"Ask major Fortune 1000 companies which way they think the video conferencing industry is going to go. Ninety-nine-point-nine percent of them will say it's going to be commoditized," Vitalone said. "We're going to lead that effort. We're going to drive the cost out of this but not to the point where partners can't make a significant living doing it."Vidyo

If there's another competitor in the video conferencing space making enough waves to get the attention of the incumbent players, it's Vidyo, which emerged from stealth mode in 2007 and has nudged its way into the channel with software-based video conferencing products growing in popularity.

For Rob Hughes, senior vice president of worldwide sales and support at Vidyo, the time is right for the company to snag new channel partners.

"A very large segment of the Cisco population is going to have a video product to sell in the not-too-distant future. That's the part I think is exciting, becuase we have a channel program developed from the very beginning that had a very significant emphasis on maintaining healthy margins," Hughes said. "It's not something new we have to scramble to invent just because Cisco is involved. You get Tandberg channels that had some problems with margins already, and now that's going to be accelerated."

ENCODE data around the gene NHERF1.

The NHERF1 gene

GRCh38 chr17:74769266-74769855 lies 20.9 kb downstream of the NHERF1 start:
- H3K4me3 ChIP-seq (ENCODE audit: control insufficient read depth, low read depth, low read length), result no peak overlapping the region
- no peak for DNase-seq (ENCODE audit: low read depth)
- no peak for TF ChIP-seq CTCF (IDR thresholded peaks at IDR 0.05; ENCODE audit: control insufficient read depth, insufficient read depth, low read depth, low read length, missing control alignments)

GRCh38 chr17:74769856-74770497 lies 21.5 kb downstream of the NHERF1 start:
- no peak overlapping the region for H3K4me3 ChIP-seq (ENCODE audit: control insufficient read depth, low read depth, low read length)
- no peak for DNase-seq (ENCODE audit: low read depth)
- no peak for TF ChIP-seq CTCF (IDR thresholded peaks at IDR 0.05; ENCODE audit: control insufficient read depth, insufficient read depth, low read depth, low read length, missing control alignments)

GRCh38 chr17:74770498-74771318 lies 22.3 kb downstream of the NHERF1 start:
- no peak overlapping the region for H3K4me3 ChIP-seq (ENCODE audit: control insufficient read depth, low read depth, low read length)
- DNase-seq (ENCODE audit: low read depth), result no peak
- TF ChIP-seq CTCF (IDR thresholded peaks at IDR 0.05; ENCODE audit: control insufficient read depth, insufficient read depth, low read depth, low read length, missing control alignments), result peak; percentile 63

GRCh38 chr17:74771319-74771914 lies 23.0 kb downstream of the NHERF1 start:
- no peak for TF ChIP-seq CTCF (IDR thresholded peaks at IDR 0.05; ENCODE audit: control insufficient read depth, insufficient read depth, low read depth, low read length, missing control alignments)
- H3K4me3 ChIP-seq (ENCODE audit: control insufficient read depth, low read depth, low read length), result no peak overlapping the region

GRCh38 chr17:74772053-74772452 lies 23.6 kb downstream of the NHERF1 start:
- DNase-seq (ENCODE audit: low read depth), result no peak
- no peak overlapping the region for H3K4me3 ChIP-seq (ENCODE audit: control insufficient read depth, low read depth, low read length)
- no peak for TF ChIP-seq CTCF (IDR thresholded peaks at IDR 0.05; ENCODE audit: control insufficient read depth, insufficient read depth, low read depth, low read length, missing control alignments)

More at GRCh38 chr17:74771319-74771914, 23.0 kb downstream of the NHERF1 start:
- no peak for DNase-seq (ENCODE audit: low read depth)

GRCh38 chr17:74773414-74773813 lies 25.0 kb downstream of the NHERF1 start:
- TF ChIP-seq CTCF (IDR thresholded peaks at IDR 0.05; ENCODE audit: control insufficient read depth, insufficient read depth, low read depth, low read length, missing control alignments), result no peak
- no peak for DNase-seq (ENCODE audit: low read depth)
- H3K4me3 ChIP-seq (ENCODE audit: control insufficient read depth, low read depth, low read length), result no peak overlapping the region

"Vidyo is the most profitable video product they could sell," Hughes added. "Let's just say we don't think that resellers are happy making just the regular 10 to 12 points on what they sell for us."

So far, Vidyo's channel expansion has been deliberately paced: not slow, but not a saturation. Hughes said the company is looking to attract VARs who understand video in the context of the greater UC play, and look at video solutions for their value-adds, not their gear sales.

"I don't see big growth in the numbers of videoconferencing specialist VARs," Hughes said. "Most of the growth will come from hardware-oriented or software-oriented IP telephony VARs. We're starting to talk to the guys who are more desktop-centric about video communications."

Like his friend, LifeSize's Vitalone, Hughes is a well-traveled video conferencing channel executive, having come to Vidyo from Lifesize, and before that Radvision and VSGi. He is also a former vice president of North American channel sales at Polycom.

Hughes and Vitalone have different views from their respective perches -- Hughes sees software- and Web-based video conferencing tools as the wave of the future, Vitalone favors LifeSize's solid state architecture and believes people want appliances in their video infrastructure -- but both agree the Polycom and Tandberg channels are ripe for the picking.

That transformation, each suggested in separate interviews, will be gradual.

"Channels are very conservative. They're not likely to go pulling the plug on stuff super quickly," Hughes said. "The most immediate impact that we've had was the announcement about Sony pulling out of channel marketing in Europe. A lot of those guys were selling Sony specifically to not be selling Tandberg and Polycom, both of which are very broadly distributed in Europe. A lot of guys come to us and say, we don't just want to be another Polycom channel. We want options."


Printer-friendly version Email this CRN article